|Scientific name||Betula pubescens – Pteridium aquilinum woodland|
|Common name||Downy Birch – Bracken woodland|
Download full pdf synopsis: WL4F
The low canopy of this woodland community is dominated by Betula pubescens. Amongst the dense birch trunks, Salix cinerea also frequently occurs and the occasional Ilex aquifolium may be found, but other tree species are scarce. The field layer comprises mainly Rubus fruticosus agg., Dryopteris dilatata and Pteridium aquilinum; bramble often forms extensive thickets while the relatively thin canopy allows patches of bracken to persist. Tufts of Molinia caerulea may occur and less often some Dryopteris carthusiana or Rubus idaeus. The bryophyte layer is typically rather patchy with Kindbergia praelonga, Scleropodium purum and Thuidium tamariscinum being the mainstay species.
This is a community of highly organic, drained basin peats on predominantly flat ground in the lowlands. It predominantly occurs as part of a mosaic of habitats on degraded raised bogs.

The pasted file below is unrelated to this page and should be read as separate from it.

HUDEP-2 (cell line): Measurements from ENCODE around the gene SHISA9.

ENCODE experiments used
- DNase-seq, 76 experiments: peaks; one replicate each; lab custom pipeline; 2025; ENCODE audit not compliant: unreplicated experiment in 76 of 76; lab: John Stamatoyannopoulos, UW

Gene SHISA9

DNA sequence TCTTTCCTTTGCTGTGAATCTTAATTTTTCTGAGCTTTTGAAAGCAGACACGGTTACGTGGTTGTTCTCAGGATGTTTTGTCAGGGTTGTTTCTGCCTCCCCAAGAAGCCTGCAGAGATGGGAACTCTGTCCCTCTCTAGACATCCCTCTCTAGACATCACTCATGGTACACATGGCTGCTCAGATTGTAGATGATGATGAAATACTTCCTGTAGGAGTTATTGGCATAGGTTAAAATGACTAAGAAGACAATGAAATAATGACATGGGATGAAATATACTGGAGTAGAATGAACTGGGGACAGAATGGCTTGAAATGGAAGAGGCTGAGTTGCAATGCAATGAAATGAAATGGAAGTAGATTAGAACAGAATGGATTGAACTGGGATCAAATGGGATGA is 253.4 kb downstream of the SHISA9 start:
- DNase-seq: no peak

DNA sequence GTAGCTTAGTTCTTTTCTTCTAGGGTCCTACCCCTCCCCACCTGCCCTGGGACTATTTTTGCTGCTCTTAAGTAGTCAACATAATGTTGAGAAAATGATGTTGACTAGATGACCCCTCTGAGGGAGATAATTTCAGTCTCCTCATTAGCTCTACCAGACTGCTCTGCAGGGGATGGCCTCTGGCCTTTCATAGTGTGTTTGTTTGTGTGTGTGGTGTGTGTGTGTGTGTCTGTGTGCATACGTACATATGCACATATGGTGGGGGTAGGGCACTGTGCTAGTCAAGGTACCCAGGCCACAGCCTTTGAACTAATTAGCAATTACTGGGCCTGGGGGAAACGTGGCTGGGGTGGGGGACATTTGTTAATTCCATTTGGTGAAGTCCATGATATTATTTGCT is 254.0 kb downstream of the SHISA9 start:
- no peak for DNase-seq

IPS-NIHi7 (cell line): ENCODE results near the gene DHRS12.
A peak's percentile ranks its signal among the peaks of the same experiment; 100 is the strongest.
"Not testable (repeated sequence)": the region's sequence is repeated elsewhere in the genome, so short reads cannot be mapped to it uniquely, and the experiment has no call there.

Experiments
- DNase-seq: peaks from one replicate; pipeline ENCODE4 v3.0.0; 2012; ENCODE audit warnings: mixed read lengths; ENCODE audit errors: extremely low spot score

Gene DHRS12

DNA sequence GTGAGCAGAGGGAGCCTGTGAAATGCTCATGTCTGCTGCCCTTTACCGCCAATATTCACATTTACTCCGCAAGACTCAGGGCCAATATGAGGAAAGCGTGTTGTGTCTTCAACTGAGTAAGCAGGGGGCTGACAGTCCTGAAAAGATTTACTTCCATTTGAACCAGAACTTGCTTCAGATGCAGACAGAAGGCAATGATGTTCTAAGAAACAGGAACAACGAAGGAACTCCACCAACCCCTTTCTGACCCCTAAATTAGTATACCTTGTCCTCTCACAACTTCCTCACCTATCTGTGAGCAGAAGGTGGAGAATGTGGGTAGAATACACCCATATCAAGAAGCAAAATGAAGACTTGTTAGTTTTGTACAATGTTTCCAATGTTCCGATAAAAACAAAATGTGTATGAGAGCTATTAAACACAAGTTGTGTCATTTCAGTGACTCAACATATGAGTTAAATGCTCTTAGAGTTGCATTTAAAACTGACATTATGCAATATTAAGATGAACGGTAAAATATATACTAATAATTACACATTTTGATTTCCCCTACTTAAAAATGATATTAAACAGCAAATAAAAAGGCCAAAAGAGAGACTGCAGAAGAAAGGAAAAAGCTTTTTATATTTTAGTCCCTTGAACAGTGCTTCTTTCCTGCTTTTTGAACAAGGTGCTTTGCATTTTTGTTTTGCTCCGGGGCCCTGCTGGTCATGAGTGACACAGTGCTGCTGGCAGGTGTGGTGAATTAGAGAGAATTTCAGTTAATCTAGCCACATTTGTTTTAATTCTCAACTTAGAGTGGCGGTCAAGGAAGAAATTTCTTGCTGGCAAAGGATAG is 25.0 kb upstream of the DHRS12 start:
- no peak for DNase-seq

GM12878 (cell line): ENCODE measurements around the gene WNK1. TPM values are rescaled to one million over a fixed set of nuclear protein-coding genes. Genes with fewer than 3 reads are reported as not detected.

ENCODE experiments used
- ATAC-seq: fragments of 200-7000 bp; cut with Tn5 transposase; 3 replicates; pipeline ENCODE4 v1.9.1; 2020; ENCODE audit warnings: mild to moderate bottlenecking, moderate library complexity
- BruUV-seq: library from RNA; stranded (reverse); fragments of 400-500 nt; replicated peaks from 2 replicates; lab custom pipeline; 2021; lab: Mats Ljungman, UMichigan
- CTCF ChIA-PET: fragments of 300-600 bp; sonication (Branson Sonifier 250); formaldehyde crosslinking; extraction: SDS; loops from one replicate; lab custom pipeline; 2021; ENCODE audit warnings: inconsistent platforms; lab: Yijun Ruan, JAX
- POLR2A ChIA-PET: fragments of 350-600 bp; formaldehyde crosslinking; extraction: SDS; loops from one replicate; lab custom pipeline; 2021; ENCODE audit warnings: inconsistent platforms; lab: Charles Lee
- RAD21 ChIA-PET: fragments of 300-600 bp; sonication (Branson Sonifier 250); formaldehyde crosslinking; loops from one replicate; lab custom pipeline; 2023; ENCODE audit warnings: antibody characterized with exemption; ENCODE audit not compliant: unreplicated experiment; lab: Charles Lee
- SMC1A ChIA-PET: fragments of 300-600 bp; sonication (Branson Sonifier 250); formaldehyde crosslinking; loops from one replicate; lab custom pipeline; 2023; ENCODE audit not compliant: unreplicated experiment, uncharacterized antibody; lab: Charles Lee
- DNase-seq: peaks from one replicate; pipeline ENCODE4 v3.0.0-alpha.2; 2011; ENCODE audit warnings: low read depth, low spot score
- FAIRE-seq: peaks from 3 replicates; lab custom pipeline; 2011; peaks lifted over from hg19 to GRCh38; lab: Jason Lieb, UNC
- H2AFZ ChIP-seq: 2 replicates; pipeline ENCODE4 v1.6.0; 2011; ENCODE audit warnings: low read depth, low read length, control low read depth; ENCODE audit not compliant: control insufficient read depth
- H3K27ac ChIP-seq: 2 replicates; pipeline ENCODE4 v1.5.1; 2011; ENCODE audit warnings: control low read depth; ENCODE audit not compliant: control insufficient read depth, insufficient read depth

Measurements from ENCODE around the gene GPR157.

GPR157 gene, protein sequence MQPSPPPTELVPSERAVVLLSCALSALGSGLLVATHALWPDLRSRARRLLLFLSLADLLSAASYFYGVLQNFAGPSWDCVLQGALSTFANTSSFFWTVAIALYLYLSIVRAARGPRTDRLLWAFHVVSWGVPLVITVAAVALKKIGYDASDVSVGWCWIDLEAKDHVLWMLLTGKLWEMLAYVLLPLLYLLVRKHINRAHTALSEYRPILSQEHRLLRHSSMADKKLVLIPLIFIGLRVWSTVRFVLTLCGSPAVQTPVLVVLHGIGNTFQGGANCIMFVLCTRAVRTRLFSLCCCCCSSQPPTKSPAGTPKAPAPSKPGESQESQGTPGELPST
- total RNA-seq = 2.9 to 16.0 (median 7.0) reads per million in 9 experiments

No sub-communities have been described for this community.
From other fairly dry birch woodlands, community WL4F may be distinguished by the high frequency of Pteridium aquilinum and the scarcity of Sorbus aucuparia. It also lacks the grassy component of community WL4B and the Vaccinium myrtillus usually found in community WL4A.
This is a very species-poor woodland community with a limited bryophyte flora.
The main threats to these woodlands include overgrazing by deer or livestock, woodland clearance and invasion by non-native species such as Rhododendron ponticum. Undergrazing may also occur, however, resulting in dense thickets of bramble that reduce field layer diversity.